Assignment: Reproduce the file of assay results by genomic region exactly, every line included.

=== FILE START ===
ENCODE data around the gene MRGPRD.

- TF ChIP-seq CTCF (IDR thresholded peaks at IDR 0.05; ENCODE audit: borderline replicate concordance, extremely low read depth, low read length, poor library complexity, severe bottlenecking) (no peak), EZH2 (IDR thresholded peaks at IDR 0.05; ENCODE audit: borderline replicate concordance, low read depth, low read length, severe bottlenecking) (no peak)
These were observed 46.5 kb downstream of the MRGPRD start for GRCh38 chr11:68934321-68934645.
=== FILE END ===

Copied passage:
ENCODE data around the gene MRGPRD.

- TF ChIP-seq CTCF (IDR thresholded peaks at IDR 0.05; ENCODE audit: borderline replicate concordance, extremely low read depth, low read length, poor library complexity, severe bottlenecking) (no peak), EZH2 (IDR thresholded peaks at IDR 0.05; ENCODE audit: borderline replicate concordance, low read depth, low read length, severe bottlenecking) (no peak)
These were observed 46.5 kb downstream of the MRGPRD start for GRCh38 chr11:68934321-68934645.